This February, I had the opportunity to join NARAL Pro-Choice Virginia for my first ever legislative session in Richmond. We focused primarily on two bills: HB 2264, which would allow the state of Virginia to defund Planned Parenthood and HB 2267, to ensure women in the Commonwealth can receive up to 12 months of oral birth control at a time.
During one of my first volunteer trips, we traveled to Richmond to rally and witness the results of the vote on HB 2264, to defund Planned Parenthood. More importantly, we wanted to remind the assembled delegates that we were watching them and would hold them accountable for their votes.
We wanted to reinforce that they were voting not for themselves, but for their constituents.
From up in the gallery, we watched the delegates throughout the floor hearing and while the atmosphere in the gallery could be somewhat tense, the atmosphere on the floor was almost raucous. The “good old boy” delegates called loudly to each other across the floor, talked over others, and audibly groaned when someone said something they didn’t like or if the vote didn’t turn out in their favor. I can still distinctly remember one delegate who spent the majority of the session leaned so far back in his swivel chair I thought it would tip over, manspreading in the direction of the female delegate seated at his table while visibly ignoring the floor debate.
It made me furious.
I wanted my elected officials to take these matters as seriously as we did, to treat all of the legislative issues put before them with respect. Instead, it felt like there were some bills, some opinions they couldn’t be bothered to care about. And so, the bill to defund Planned Parenthood passed the House. I knew Gov. McAuliffe would likely veto the measure (he eventually did!) but the vote was still devastating.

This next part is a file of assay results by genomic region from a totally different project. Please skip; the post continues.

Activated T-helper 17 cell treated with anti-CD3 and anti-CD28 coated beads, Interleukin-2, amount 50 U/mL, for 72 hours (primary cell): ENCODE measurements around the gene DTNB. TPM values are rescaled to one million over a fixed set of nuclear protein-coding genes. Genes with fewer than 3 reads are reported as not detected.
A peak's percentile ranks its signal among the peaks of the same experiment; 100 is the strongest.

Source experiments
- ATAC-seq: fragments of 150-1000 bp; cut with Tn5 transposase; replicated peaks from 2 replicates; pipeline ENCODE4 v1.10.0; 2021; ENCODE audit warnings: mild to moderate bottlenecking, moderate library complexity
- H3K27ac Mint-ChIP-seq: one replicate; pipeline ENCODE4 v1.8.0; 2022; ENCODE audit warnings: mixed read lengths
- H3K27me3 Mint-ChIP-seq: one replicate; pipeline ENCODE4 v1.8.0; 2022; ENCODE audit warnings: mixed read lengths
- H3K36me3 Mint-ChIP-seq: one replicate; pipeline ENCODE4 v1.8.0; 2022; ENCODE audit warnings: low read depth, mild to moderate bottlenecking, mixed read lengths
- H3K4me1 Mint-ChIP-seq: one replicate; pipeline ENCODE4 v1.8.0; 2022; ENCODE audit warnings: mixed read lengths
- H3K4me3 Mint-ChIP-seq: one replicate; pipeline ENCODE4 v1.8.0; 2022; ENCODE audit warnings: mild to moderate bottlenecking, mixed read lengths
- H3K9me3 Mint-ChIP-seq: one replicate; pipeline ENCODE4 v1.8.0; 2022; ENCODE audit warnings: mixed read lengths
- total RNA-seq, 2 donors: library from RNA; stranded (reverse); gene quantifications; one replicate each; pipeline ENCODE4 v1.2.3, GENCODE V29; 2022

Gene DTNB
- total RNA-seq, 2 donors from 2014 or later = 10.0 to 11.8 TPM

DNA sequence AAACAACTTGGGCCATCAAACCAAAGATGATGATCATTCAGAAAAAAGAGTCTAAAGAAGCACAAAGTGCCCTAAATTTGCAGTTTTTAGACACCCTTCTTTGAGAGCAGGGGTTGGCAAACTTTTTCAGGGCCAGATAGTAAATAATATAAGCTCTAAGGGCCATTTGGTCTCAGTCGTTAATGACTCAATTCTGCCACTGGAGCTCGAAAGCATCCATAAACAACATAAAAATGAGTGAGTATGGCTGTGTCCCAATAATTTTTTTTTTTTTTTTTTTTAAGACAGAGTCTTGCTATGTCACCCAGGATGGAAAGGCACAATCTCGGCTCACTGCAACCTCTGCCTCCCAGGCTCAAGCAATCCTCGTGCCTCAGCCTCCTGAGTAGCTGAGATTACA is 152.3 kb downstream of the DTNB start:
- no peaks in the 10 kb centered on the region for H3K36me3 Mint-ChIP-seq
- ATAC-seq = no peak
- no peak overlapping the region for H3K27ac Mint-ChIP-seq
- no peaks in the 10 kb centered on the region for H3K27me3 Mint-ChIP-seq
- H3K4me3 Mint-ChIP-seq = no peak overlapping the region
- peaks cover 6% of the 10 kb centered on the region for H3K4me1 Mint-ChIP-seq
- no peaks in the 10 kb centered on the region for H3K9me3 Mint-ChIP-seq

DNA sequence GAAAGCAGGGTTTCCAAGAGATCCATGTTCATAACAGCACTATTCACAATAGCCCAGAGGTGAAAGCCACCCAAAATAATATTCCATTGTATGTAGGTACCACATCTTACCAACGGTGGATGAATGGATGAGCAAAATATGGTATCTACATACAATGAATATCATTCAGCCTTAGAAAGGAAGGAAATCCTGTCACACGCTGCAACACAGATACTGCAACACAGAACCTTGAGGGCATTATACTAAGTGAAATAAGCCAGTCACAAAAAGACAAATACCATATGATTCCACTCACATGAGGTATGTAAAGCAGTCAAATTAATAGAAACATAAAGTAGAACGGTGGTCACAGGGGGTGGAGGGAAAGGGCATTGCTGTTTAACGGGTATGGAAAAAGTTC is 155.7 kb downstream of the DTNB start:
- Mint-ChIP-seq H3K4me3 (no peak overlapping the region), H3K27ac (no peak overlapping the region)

Our next trip was, for me, the most nerve-wracking. We traveled to Richmond to give testimony to the Commerce and Labor Committee on HB 2267, the 12 months of birth control bill. The room was packed; our group just managed to find enough room to stand huddled together while we waited for the bill to come up for debate.
Nearly a dozen of us showed up, ready to share our stories before the committee. As bill after bill was presented, legislators and witnesses took up to 20 minutes to explain and defend their bills. Then it was our turn. When Del. Eileen Filler-Corn took the floor to present the birth control bill, we all lined up at the podium to testify. However, as soon as the committee chairman saw us, he placed a 5-minute time limit on our testimony.
Five minutes for a group of at least 8 women, 3 of whom were respected medical professionals, to testify. It was outrageous.
On top of that, instead of addressing us with respect, he referred to us as “you girls,” a moment so disrespectful the entire room gasped in response. Ultimately, only the three medical professionals got the chance to testify, even though we had all driven several hours to explain to our legislators just how much this bill mattered to Virginia women. As if that wasn’t enough, the chairman then allowed the opposition to provide testimony without a time limit, including a man who admitted he was religiously opposed to the entire idea of birth control and another man who chose to talk about a form of birth control (NuvaRing) that isn’t even included in the bill.
Despite these setbacks and the palpable frustration from both our group and many members of the committee, the bill passed on to a floor vote where it passed with almost unanimous support!
The disappointment I felt when the House of Delegates voted to defund Planned Parenthood was offset by the success of the birth control bill, a huge victory for reproductive rights in Virginia that we weren’t sure we’d see pass into law. Ensuring that women can receive up to 12 months of birth control at a time helps low income women, busy mothers, businesswomen, rural women, and women with limited access to transportation maintain their regular birth control schedule and prevent unwanted pregnancies. And even though I didn’t get to testify, standing as a visible witness and taking part in the legislative process was thrilling.
Overall, I had an amazing experience in Richmond. While I definitely felt infuriated at times, those moments only fueled my desire to help elect a new batch of progressive delegates this coming election season. Because of my legislative lobbying experience, I feel I’m both more informed as to how the law-making process works here in Virginia and more dedicated to continuing my activism in the future.
I cannot thank NARAL Pro-Choice Virginia enough for all of the work they do to protect women’s rights here in the Commonwealth, and I’m already looking forward to see what they have in store for election season.